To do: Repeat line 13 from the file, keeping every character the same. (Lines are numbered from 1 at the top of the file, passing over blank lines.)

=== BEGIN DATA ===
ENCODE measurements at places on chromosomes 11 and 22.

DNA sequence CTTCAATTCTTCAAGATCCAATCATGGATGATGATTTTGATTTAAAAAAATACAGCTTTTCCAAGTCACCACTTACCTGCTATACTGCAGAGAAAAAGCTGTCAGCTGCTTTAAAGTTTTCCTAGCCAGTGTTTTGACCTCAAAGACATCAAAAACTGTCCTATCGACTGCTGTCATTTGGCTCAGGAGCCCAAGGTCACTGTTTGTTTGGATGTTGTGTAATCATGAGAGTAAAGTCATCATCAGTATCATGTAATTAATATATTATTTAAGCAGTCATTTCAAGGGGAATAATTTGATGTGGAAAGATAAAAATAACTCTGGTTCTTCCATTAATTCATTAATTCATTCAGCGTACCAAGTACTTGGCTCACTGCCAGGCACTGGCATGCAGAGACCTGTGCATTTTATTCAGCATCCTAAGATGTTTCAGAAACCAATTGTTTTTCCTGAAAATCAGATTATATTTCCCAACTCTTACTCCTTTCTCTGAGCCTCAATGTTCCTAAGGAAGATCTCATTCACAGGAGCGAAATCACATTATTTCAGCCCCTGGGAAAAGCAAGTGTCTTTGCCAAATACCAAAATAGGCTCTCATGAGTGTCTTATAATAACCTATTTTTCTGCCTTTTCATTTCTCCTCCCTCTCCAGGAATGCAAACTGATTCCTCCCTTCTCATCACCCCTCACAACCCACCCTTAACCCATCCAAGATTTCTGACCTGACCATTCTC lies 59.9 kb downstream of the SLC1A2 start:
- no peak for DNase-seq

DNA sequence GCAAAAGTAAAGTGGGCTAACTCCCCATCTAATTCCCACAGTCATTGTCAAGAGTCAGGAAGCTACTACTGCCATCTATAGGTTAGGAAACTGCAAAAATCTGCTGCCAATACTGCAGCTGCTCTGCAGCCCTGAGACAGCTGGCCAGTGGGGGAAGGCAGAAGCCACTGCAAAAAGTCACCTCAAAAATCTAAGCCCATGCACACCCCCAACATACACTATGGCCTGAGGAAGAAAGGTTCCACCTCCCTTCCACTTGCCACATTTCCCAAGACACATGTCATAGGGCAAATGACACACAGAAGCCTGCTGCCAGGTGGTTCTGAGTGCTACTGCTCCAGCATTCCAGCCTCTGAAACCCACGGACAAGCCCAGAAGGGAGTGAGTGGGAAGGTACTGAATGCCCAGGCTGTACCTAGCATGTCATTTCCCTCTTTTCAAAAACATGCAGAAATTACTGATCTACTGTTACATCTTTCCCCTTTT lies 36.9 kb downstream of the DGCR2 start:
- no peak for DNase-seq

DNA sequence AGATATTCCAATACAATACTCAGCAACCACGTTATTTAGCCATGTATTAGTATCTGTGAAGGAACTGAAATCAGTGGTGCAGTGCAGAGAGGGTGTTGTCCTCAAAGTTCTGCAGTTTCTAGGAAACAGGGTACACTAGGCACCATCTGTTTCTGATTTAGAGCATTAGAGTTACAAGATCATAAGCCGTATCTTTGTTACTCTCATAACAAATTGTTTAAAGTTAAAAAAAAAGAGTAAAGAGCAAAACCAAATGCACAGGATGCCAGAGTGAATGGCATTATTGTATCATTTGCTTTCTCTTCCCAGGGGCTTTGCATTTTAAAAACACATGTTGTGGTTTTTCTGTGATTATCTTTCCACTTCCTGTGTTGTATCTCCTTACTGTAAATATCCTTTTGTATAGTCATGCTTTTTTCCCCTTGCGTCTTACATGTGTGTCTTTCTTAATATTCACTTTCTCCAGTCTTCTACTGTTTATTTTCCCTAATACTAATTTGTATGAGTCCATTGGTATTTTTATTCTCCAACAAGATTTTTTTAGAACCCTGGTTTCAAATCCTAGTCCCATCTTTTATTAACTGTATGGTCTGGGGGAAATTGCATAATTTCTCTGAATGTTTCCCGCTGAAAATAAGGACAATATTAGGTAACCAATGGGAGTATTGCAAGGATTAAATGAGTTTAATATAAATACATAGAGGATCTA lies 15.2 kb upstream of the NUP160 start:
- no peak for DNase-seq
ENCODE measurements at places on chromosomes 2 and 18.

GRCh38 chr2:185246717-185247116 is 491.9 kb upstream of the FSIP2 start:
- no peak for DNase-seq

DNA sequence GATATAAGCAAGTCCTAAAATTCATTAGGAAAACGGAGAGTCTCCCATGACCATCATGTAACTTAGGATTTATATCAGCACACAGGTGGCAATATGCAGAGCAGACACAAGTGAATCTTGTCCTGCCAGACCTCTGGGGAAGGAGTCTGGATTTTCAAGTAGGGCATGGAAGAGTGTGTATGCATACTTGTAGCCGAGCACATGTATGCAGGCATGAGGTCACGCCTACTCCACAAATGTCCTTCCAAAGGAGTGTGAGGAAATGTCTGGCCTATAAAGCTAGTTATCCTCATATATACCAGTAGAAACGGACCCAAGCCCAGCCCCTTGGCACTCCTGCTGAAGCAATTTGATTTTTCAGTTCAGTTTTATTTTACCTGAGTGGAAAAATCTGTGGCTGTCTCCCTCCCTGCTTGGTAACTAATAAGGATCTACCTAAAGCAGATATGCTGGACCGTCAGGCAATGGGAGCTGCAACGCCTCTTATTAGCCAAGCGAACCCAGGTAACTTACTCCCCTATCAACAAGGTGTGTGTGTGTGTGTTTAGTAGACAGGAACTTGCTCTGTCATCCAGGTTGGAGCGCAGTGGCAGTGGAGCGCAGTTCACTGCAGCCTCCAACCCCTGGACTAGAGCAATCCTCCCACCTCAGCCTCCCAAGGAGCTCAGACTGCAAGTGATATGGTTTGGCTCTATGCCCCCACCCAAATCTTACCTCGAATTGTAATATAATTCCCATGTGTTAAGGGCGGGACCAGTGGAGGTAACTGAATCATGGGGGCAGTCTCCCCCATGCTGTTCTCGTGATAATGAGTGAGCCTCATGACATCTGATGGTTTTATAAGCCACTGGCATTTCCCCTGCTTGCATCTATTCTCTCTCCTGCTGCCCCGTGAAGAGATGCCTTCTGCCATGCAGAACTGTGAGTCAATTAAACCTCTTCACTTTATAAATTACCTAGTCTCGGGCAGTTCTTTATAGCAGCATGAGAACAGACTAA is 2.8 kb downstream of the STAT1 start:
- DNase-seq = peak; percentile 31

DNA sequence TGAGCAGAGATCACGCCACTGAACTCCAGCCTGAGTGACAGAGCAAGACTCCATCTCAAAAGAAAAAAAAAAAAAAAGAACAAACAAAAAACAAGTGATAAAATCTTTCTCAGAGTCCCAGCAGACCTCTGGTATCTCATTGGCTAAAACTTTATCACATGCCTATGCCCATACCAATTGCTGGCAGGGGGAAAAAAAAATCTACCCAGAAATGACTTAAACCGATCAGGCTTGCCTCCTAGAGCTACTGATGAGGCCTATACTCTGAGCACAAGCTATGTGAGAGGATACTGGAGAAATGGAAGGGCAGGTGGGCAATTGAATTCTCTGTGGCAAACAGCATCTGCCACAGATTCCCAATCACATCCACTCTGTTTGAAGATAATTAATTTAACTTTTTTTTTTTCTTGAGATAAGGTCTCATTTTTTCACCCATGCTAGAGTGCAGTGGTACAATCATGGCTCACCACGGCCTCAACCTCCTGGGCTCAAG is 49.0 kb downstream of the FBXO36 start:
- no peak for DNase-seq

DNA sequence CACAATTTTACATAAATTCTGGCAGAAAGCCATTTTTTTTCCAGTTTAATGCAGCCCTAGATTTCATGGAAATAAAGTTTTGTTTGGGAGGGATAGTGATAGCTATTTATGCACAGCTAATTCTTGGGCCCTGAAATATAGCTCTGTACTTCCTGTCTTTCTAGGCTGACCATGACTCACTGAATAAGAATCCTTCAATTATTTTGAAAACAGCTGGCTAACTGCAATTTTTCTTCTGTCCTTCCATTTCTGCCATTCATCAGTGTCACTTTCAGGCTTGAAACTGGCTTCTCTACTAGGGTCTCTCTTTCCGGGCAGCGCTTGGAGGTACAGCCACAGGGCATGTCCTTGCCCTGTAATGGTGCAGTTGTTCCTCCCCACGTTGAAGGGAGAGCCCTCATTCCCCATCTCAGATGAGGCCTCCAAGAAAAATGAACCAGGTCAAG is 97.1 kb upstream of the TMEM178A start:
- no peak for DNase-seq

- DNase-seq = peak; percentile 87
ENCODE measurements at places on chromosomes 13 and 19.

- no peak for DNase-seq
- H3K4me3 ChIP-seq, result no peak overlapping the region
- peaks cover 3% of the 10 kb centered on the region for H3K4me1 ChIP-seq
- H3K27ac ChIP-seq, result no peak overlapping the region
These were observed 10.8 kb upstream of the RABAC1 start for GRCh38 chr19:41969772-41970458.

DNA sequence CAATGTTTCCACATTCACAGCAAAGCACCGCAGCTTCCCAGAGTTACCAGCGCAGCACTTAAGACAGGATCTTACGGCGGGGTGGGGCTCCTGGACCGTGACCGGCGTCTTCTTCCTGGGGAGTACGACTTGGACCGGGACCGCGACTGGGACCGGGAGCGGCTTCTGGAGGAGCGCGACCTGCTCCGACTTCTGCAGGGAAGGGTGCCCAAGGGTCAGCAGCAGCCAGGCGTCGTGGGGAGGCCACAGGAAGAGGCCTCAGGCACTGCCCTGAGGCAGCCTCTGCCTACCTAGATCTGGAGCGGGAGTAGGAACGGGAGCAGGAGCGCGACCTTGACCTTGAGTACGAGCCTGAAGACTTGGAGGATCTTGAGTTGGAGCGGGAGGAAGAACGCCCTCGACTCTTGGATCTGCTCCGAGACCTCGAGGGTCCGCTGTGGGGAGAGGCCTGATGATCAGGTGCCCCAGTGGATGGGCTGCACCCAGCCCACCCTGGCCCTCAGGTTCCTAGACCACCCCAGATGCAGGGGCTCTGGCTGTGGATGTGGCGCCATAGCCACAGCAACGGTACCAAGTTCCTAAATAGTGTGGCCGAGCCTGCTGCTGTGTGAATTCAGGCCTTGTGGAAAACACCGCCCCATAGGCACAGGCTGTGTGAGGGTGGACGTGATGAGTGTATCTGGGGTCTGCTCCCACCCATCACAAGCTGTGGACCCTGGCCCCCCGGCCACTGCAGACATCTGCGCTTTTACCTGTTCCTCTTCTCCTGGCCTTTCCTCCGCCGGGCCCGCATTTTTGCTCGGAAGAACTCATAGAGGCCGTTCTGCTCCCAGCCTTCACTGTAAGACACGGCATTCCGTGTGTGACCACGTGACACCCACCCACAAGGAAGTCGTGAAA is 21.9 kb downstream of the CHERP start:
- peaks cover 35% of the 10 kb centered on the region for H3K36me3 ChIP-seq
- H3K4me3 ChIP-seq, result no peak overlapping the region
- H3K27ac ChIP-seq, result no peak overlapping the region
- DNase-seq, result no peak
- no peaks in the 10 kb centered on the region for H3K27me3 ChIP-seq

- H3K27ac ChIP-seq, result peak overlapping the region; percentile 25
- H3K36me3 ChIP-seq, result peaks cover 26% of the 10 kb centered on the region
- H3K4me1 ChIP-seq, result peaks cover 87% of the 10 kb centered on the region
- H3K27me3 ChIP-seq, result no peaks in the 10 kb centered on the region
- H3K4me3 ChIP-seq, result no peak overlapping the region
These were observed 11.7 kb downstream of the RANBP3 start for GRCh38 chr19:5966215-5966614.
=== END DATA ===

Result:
DNA sequence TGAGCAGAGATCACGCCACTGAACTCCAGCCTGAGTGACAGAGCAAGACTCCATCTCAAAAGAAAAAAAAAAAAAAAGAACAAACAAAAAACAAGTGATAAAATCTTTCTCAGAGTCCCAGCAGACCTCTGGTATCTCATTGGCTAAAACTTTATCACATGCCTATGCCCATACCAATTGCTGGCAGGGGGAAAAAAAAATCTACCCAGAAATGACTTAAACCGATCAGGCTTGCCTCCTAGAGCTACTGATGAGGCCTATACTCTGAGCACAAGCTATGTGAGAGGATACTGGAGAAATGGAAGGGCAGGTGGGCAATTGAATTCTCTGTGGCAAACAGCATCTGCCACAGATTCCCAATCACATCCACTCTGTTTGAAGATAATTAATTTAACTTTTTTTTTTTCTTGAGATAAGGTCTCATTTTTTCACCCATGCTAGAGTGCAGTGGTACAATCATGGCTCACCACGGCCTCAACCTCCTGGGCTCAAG is 49.0 kb downstream of the FBXO36 start: